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Polk County commissioner decides not to spray for mosquitoes

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N1006P22004HFILE PHOTO Mosquito on human skin

By PCE Staff

East Texas has received its fair share of spring precipitation throughout the past few weeks. In Texas that usually means the heat and everyone’s favorite insect to hate — the mosquito — are right around the corner.

For many, the mosquitoes are already here, along with millions of their friends.

So why is Commissioner Guylene Robertson parking the truck that sprays for mosquitos down Precinct 1 county roads?

As it turns out, she also isn’t too fond of the insects. Yet, through conversations with commissioners from Polk and surrounding counties, she found that they aren’t spraying either.

Health effects are the main reason, as pesticides can cause both acute and chronic problems. Acute health effects appear shortly after exposure to some pesticides and can include skin and eye irritations, headaches, dizziness and nausea, weakness, difficulty breathing, mental confusion and disorientation.

“The times have changed environmentally, and things that were considered safe in the past are no longer acceptable or recommended,” Robertson said. “At this time, motor-driven mosquito spraying is in that category.”

Precinct 1 was the only in Polk County that has sprayed for mosquitoes over the past few years. However, the City of Livingston continues to do so. Roberston said the decision not to spray was one that was difficult.

“Due to the hazards and concerns environmentally Polk County Precinct 2, 3, and 4 have not sprayed for mosquitoes for several years,” Robertson said. “This summer, Precinct 1 will now be doing the same, while observing all environmental safety aspects.”

According to the Environmental Protection Agency (EPA), several organophosphates, a class of insecticides, are highly toxic and poison insects and other animals, including birds, amphibians and mammals. Until the 21st century, they were among the most widely used insecticides available. Around 36 of them are presently registered for use in the United States, and all can potentially cause acute and subacute toxicity. Organophosphates are used in agriculture, homes, gardens and veterinary practices.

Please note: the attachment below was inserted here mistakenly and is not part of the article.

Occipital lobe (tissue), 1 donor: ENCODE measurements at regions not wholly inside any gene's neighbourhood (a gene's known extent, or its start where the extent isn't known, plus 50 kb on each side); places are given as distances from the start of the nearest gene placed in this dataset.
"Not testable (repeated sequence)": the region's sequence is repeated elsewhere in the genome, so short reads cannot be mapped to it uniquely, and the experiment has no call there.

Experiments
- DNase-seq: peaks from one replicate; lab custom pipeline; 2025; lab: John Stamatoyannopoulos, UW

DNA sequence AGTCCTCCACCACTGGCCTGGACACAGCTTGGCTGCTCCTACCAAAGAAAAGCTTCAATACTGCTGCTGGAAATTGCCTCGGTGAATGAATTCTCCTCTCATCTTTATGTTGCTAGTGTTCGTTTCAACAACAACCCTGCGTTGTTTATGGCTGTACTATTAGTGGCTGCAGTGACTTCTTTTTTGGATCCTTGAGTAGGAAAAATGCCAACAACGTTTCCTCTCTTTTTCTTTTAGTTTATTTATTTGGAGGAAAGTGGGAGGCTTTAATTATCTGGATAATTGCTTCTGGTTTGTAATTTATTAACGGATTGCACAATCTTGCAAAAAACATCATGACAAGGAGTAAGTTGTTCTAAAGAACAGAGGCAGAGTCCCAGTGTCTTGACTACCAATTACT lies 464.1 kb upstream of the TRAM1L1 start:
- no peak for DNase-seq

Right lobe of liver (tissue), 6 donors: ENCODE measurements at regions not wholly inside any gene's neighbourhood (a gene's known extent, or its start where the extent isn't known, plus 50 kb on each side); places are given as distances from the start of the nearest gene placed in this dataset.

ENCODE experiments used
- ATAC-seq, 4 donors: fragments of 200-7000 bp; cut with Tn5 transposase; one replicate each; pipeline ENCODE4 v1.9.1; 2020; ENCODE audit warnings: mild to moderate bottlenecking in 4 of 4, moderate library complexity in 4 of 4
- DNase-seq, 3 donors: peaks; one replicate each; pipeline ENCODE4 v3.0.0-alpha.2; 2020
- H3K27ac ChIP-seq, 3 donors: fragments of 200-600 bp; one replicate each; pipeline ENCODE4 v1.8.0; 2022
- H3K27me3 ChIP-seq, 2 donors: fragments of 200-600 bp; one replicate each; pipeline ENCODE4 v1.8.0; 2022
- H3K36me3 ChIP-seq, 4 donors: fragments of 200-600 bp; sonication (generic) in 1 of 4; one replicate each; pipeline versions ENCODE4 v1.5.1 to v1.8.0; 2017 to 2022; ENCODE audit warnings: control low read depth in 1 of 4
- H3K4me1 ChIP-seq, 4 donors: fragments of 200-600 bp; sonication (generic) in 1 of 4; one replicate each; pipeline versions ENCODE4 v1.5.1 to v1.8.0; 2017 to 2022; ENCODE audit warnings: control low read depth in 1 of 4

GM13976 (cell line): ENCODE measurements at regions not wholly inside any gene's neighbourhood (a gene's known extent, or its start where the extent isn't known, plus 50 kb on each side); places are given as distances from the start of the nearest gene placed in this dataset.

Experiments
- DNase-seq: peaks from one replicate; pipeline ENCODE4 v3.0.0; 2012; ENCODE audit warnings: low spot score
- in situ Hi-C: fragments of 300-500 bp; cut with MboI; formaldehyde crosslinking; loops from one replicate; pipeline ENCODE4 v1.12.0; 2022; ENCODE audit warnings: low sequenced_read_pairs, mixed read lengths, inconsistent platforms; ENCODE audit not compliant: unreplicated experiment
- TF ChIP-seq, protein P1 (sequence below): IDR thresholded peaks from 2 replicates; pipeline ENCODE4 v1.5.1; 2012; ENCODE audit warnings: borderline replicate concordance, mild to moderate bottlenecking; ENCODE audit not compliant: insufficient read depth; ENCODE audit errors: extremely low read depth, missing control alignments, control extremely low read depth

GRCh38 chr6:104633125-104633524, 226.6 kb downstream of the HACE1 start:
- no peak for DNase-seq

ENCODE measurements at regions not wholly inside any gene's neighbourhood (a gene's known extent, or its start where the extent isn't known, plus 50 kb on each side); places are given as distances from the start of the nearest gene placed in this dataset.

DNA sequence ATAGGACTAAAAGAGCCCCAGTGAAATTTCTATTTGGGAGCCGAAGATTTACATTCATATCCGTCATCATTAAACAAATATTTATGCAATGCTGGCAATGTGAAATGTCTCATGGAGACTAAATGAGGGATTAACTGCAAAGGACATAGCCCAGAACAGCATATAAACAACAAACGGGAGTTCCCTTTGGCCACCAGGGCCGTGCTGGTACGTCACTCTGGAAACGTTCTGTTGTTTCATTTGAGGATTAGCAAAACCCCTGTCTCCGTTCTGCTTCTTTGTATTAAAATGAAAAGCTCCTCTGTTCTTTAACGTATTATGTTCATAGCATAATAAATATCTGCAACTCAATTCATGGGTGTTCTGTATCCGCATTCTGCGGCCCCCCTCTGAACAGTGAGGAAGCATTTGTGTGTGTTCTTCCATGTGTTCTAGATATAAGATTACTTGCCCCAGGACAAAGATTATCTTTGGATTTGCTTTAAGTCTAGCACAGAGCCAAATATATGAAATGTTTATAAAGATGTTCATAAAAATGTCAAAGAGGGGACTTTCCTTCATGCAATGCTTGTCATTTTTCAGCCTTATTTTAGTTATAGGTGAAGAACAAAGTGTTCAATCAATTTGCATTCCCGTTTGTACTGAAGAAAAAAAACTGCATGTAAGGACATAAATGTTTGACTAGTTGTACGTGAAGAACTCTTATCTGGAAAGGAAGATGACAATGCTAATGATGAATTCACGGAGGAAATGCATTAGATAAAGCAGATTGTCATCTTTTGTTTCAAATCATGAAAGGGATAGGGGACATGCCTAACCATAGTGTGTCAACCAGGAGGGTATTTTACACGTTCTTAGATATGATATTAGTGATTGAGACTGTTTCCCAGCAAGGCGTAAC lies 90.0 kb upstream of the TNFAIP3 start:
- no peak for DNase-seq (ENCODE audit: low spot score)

The EPA has a few suggestions in preventing mosquito bites. The first is to eliminate any standing water (even small amounts) to prevent mosquitoes from laying their eggs. If water cannot be eliminated, as in ornamental water features, use mosquito larvicide products (available at many retailers) or other pest control measures to minimize breeding opportunities. You may be able to add fish that eat larvae to a pond. Adding a fountain or aerator will keep the water and mosquitoes moving.

The agency suggests use of window and door screens to keep mosquitoes from entering your home, workplace, or children’s schools. Dress in light-colored clothing, long pants, and long sleeves. EPA-registered insect repellents will also prevent bites. Products that are EPA-registered have been confirmed to be safe and effective when label directions are followed.

There are several different homemade concoctions that can be found on the Internet. We have provided one such mix below.

HOMEMADE MOSQUITO SPRAY RECIPE

  • 1 bottle of blue mint mouthwash 
  • 3 bottles (per 12 oz) of stale beer (take the cheapest – it works as well)
  • 3 cups of Epsom salt

Pour beer and mouthwash into a container (an old saucepan, a bucket), stir and add the salt. Mix up the solution properly until salt is dissolved. Pour the mixture into a spray bottle. Shake well before use and spray areas where you spend time outside.

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PCSO seeking public’s assistance in locating burglar

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SUSPECT 2 UNKCOURTESY PHOTO Security camera footage of suspect

By PCE Staff

A burglar spotted in the act on security camera has been arrested, while another suspect remains at large.

The Polk County Sheriff's Office received a call Tuesday from a citizen who was alerted by his home security cameras. Two male subjects were inside a building on the victim’s property, located near Mangum Road.

The complainant provided an accurate description of the offenders as deputies responded to the area. Deputies and detectives quickly arrived on scene, located signs of forced entry into the building and observed several items of value placed by the door.

After conducting a search of the area, one of the suspects seen on the complainant's security camera was located and detained. He was immediately identified as Gary Eugene Penton, Jr. and found to be in possession of an item stolen from the complainant's property.

Penton, 47, of Livingston, was arrested without incident and booked into the Polk County Jail on the felony charge of burglary of a building.